Saudi Arabia has beaten Nigeria on the Initial Public Offering (IPO) on its oil company as it declared plans to sell shares its entire business in the world’s biggest oil company, Saudi Aramco. The federal government had been foot-dragging on the issuance of IPO for the Nigerian National Petroleum Corporation (NNPC) with the minister of state for petroleum resources issuing a new 2018 date for the scheme. Saudi Aramco however, said last weekend that the IPO was not just in its refining or distribution operations but the entire business.
Saudi Arabian Oil Co., known as Saudi Aramco, will announce “very soon” a list of investment banks and consultants advising it on the initial public offering, CEO Amin Nasser said in Bahrain. It plans to list shares on the Saudi stock market and is also considering foreign bourses in London, Hong Kong and New York, he said. Aramco’s plan to sell a stake of about 5 per cent could value the company in trillions of dollars. “We need to do a lot of internal work to prepare for this listing,” Nasser said.
“We are listing a part of the entire company, and not just downstream,” he said, referring to operations including refining and distribution. Saudi Arabia, under presure from lower crude prices, wants to sell shares in Aramco in early 2018 as part of an effort to generate revenue and reform its economy.
The government hopes to raise about $100 billion from the IPO of its flagship asset. The planned sale, which Deputy Crown Prince Mohammed bin Salman announced in April, could be the world’s largest share offering. “There are no obstacles for the IPO of Aramco,” Nasser said. “It’s going very smoothly, and we are on target.
We achieved a lot of progress so far. People have to appreciate the size of Aramco and its complexity.” The company will review its budget “shortly,” he said. “Our spending program is active and evolving.” Nigeria had earlier unveiled plans to make its first initial public offering of assets owned by NNPC before Kachikwu announced the 2018 date.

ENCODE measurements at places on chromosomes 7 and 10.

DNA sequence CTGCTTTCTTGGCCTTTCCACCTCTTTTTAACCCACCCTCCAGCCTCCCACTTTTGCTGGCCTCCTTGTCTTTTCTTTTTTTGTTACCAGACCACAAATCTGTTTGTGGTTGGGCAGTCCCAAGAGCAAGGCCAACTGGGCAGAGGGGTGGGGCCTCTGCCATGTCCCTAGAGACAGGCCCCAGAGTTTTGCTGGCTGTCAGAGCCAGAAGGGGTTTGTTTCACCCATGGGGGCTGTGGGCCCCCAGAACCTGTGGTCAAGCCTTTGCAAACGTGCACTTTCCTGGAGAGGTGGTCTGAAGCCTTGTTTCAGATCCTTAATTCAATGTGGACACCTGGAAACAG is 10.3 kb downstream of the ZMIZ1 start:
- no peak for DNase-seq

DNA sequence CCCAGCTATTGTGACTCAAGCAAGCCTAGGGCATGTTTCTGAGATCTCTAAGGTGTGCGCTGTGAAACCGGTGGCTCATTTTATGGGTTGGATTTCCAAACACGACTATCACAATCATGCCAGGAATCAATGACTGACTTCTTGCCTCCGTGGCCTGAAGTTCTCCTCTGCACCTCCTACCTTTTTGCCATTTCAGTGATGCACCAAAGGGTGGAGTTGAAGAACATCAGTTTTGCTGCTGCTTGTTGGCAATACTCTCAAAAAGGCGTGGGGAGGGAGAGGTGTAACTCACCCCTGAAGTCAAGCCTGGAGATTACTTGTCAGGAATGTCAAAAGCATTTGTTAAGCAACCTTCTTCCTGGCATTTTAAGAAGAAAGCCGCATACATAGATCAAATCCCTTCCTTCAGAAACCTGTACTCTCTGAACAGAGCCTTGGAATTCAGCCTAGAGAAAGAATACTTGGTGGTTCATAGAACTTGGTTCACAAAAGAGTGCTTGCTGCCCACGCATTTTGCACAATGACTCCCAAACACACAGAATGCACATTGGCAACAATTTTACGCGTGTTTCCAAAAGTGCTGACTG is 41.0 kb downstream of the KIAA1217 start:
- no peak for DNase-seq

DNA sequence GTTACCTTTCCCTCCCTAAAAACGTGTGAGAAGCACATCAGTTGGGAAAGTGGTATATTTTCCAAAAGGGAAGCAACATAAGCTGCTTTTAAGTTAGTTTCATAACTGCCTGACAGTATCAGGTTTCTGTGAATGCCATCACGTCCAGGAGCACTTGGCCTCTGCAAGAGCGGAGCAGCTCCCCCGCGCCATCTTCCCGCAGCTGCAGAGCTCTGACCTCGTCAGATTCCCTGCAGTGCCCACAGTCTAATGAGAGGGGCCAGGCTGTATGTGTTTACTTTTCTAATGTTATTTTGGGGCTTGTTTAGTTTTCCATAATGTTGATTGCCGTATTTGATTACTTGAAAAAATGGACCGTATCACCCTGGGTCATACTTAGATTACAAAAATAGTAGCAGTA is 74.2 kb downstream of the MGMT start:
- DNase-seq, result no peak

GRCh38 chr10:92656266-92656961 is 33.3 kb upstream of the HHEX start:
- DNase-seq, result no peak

“It’s inevitable,” Kachikwu, said in an interview in Abu Dhabi. “Part of the cleaning up process that we’re doing is to prepare for that.” Africa’s top oil producer plans to sell shares in its refining and distribution business and “select” exploration and production assets to the public, he said. NNPC, as the state oil company is known, manages Nigeria’s stakes in joint ventures with international oil companies that pump the country’s crude.
It also operates refineries and a distribution network of depots and pipelines across the country of about 180 million people. With reorganisation, the NNPC is expected to evolve into four efficient business units from more than a dozen that are mostly making losses, and return to profitability, according to Kachikwu. This aspiration will remain a cheer wish if nothing is done on Petroleum Industry Bill (PIB), Adebayo Alamutu, a petroleum engineer told New Telegraph.
“As it stand now, Saudi has beaten us to it again because it must have addressed all the botttlenecks before going to town with the news of IPO unlike here where we announced a date and later shifted the date based on PIB debacle we need to contend with,” he added.
A long-delayed bill to reform Nigeria’s oil and gas industry will probably be passed “quickly” by lawmakers after it was split to separate a “very contentious” fiscal aspect from non-fiscal parts, Kachikwu however, gave assurance. Saudi Arabia is producing oil at near record highs, with output of 10.58 million barrels a day in September.
Aramco cut pricing last Wednesday for its November crude sales to Asia and Northwest Europe and for most of its grades to other regions, in a contest for market share amid a global supply glut. “We are one of the few companies that is still investing. We will continue to invest in our core business.
Our rigs are increasing, and our overall activities are increasing.” OPEC, of which Saudi Arabia is the largest producer, agreed last week in Algiers to trim output for the first time in eight years after crude prices dropped to about half their levels in 2014.
Oil ministers from the Organization of Petroleum Exporting Countries and non-OPEC producers are to meet next week in Istanbul for talks on how to put the cuts into effect. “Saudi Aramco still sees opportunities and is utilising this down cycle to grow its business, especially in the downstream sector and in gas, where we are expanding quickly,” Nasser said.
The company seeks to double its total production capacity for natural gas, including shale gas, from 12 billion cubic feet per day over the next 10 years, he said. “Gas is very important to fuel industries, especially in the petrochemical sector,” Nasser said.
The use of gas in powergeneration and manufacturing also frees up more crude oil for export, he said. Aramco plans to start producing shale gas in late 2017 from the Wa’ad Al Shamal project in the country’s northwestern region. In 2018, it will begin producing at the al-Jafurah basin in the kingdom’s Eastern Province, Nasser said.